Although the lower price can greatly contribute to a competitive advantage of the company, such technique would not necessarily prove to be beneficial to DHL. The organization’s image is based on the quality, speed, and somewhat luxurious reputation. One has to be extremely careful when even attempting to make a decision about drastic cost cutting measures as these methods might influence the overall impression the firm produces on the market. It is crucial to draw a detailed analysis of the company’s history and development to establish the definite profile of this organization.
For the period beginning in 1972 and extending into 1991, DHL was responsible for handling the courier business inside the United States, and DHL International was responsible for handling the courier business outside the United States. Each company used to service shipments that were completely within its jurisdiction; from its jurisdiction that were bound for destinations outside its jurisdiction; and received from outside its jurisdiction with destination points inside its jurisdiction.
DHL would also handle shipments from outside its administration that were merely passing through DHL’s management control on the way to another destination that was outside company’s area of immediate influence. For shipments to locations outside DHL’s or DHL International’s territory or administrative control, the documents or packages would be sent to a foreign clearing point of the other company, and they would then be completely processed by the receiving organization.
For example, if DHL picked up a package in San Francisco that was bound for a location in Southeast Asia, it would be transferred to DHL International at first. Then DHL International would take responsibility for customs clearance, further transportation (frequently across international borders), and delivery to the foreign consignee. The entity to whom the customer first submitted the package was paid by the customer and retained the payment even though another entity delivered the package. Accordingly, in the above example, DHL would retain the customer’s payment even though a DHL International completed the delivery.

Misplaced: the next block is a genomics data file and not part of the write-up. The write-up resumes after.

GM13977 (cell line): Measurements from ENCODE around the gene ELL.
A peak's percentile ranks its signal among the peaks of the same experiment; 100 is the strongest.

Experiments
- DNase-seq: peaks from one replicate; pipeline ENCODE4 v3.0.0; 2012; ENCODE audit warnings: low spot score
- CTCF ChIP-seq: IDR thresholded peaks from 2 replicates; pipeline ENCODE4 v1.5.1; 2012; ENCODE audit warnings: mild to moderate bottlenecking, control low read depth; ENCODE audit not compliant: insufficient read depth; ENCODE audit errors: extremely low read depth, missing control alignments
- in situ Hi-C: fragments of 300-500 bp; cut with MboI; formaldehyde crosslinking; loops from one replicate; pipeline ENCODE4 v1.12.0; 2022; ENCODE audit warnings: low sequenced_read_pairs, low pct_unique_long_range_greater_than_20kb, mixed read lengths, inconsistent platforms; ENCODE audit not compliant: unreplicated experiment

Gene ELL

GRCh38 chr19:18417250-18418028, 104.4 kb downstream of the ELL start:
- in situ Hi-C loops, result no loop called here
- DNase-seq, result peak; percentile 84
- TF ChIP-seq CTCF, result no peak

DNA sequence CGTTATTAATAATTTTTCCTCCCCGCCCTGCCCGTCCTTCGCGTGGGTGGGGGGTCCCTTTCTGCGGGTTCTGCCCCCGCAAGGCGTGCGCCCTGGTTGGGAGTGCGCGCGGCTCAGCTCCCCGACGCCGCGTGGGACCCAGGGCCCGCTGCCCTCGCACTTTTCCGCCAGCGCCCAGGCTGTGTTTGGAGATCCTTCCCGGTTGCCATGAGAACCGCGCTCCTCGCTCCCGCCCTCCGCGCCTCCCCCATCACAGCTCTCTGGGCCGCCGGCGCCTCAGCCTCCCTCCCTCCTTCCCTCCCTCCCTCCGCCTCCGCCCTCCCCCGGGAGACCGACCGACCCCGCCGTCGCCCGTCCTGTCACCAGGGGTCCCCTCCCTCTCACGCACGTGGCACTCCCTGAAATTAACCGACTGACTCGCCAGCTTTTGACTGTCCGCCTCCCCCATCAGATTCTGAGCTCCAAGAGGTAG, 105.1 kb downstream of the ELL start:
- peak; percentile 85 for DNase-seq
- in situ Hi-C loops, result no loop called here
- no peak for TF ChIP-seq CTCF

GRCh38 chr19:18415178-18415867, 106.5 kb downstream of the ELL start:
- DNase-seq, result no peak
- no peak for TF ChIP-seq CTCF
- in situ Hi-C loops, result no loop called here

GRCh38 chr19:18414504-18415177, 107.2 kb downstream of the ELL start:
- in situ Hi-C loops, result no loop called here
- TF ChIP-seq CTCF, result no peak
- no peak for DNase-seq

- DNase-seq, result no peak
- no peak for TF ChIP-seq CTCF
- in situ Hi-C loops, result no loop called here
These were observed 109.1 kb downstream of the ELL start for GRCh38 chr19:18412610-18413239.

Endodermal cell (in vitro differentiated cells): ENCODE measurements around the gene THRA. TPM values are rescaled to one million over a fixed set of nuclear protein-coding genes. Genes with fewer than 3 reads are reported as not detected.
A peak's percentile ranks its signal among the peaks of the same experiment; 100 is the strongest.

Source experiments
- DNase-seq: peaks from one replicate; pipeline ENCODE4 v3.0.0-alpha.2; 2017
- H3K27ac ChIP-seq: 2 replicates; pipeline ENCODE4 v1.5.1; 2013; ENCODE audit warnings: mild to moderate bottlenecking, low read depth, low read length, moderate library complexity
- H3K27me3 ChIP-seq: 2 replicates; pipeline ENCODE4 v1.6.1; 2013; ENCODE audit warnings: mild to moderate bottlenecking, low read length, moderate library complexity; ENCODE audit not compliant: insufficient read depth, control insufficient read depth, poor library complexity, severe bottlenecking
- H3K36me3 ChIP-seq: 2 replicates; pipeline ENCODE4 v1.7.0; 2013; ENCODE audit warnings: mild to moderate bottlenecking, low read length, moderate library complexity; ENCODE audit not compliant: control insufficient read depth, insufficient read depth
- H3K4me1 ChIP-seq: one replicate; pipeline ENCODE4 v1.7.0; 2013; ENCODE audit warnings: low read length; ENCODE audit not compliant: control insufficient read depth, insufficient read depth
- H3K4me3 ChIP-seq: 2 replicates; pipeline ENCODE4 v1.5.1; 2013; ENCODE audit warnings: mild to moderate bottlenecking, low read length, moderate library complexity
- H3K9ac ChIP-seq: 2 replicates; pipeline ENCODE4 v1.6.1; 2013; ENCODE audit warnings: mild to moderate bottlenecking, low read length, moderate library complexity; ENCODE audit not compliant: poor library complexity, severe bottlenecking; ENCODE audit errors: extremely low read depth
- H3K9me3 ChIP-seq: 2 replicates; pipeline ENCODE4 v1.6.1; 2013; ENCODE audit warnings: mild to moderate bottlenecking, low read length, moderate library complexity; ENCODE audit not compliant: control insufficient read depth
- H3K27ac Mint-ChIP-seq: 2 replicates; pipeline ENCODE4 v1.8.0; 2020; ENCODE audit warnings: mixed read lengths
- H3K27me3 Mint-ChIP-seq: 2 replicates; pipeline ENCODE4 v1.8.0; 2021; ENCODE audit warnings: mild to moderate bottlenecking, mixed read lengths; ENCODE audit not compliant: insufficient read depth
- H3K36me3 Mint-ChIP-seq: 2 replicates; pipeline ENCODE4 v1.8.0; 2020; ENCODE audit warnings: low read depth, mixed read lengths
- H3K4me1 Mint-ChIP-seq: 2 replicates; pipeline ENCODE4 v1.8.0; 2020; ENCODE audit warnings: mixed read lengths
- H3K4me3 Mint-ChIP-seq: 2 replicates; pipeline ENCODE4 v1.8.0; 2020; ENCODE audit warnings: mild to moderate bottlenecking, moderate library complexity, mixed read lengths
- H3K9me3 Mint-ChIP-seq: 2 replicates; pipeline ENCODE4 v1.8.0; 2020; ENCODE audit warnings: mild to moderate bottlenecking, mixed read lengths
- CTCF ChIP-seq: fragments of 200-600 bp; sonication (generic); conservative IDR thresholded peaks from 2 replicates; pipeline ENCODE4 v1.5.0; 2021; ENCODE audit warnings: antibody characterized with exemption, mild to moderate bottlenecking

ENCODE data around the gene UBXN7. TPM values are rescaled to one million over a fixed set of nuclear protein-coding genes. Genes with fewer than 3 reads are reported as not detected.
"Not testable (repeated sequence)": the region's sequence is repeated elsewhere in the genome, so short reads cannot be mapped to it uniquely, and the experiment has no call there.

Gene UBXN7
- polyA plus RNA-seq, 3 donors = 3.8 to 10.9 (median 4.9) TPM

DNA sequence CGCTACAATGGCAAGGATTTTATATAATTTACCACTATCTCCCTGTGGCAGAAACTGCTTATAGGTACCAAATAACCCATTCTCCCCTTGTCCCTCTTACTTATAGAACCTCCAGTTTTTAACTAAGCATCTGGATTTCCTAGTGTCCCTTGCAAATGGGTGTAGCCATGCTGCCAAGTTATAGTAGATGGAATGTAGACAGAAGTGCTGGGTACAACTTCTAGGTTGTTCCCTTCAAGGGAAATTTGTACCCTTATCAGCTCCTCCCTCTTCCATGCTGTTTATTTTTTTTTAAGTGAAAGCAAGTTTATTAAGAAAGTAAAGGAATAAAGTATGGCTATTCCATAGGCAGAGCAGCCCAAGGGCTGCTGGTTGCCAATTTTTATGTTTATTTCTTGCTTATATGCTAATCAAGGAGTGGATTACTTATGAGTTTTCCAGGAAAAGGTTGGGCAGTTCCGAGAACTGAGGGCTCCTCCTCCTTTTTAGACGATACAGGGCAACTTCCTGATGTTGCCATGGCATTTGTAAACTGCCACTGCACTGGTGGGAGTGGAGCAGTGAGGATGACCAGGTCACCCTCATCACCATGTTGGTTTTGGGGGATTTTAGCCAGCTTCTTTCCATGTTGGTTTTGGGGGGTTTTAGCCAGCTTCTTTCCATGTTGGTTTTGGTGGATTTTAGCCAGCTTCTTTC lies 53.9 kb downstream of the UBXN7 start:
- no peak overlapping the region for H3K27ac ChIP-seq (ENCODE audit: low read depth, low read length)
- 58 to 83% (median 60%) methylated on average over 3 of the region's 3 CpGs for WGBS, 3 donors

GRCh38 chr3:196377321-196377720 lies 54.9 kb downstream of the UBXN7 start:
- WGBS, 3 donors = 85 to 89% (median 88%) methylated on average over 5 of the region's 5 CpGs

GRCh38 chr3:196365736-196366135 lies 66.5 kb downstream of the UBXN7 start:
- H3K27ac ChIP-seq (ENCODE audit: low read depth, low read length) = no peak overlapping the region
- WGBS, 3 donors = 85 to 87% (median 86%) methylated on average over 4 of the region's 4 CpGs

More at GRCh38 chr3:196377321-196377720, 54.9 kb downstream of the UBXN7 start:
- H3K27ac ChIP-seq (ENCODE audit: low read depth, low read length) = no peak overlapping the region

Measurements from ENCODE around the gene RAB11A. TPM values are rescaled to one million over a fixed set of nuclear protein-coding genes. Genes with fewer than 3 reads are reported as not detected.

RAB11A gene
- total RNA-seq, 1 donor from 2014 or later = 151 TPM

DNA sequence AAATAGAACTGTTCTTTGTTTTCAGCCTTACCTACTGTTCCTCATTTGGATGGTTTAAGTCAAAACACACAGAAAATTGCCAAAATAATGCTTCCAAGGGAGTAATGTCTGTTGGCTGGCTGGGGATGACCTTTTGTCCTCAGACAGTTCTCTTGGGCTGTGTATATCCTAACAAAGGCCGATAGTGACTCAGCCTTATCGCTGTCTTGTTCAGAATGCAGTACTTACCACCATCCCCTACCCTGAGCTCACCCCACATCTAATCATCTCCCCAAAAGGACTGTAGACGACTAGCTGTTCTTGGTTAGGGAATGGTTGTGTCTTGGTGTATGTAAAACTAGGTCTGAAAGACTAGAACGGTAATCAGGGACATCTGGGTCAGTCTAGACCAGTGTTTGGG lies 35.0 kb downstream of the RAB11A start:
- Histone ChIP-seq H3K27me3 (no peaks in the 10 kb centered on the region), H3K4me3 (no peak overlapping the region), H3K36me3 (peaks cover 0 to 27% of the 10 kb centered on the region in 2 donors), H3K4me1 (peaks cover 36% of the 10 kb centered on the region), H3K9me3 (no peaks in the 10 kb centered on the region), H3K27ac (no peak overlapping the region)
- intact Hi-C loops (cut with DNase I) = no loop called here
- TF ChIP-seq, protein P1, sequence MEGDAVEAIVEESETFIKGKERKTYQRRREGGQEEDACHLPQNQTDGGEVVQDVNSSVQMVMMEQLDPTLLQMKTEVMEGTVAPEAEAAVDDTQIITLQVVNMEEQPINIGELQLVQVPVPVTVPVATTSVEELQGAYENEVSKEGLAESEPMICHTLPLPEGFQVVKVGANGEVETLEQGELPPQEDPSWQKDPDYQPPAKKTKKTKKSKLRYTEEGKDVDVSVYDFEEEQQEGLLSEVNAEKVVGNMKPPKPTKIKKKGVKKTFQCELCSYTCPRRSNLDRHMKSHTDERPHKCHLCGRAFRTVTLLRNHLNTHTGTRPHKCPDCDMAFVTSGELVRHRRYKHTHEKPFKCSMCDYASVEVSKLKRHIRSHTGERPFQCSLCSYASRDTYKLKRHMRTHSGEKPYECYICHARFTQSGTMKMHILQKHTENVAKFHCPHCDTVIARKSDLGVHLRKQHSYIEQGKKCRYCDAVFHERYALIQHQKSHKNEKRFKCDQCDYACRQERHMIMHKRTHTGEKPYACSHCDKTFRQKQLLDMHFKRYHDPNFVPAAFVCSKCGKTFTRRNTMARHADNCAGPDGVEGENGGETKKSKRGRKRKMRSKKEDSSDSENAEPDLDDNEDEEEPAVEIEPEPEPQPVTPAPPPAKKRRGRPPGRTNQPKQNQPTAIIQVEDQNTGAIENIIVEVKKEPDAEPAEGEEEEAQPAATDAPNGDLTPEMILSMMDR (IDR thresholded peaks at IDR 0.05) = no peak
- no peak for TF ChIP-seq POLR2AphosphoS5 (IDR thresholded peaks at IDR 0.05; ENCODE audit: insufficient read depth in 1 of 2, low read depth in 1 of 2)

The worldwide air express service operated by DHL and DHLI was generally represented as, and perceived to be, a single worldwide delivery system (DHL network). It is crucial to do an extended SWOT analysis in order to draw a definite conclusion about the nature of the Pricing Strategy of the company. On the one side, such technique doesn’t provide unerring answer to the question of the most appropriate policy because any kind of research merely gives one some guidelines of resolving the matter.
On the other side, SWOT examination offers a manager or director a unique leverage of adopting the best pricing level in the organization. DHL’s Strengths are leading position on most of the markets, great reputation, ability to change its corporate policy in accordance to the desired standards, pioneering approaches in the new countries, and, definitely, ability to draw new customers to the business. The organization’s Weaknesses are inability to quickly develop a standardized approach to parcels, documents, and packages handling whereas FedEx and UPS have been using these techniques for a number of years.
What is more, DHL has encountered an internal conflict that might undermine its organizational structure. Finally, perplex system of pricing strategy (monthly fee, frequency discount and loaded half- kilo) has proved to create more misunderstandings and complications than actual benefits. DHL also has following Opportunities: new market penetration; securing the old areas and improving the company’s positions there as such; charging higher prices and gaining more customers than immediate rivals; competitive advantage offered by PRISM system.
To continue, following Threats can be distinguished: external competition such as FedEx, UPS, and local Post Offices; danger of over-estimating the possibility of growth of the company. Marketing Auditing and Analysis, if properly concluded, will reveal that DHL, even though holding a large share of the market, will show that the organization has to adjust its pricing level to the local needs because a failure to take immediate steps may result in loosing control of the situation.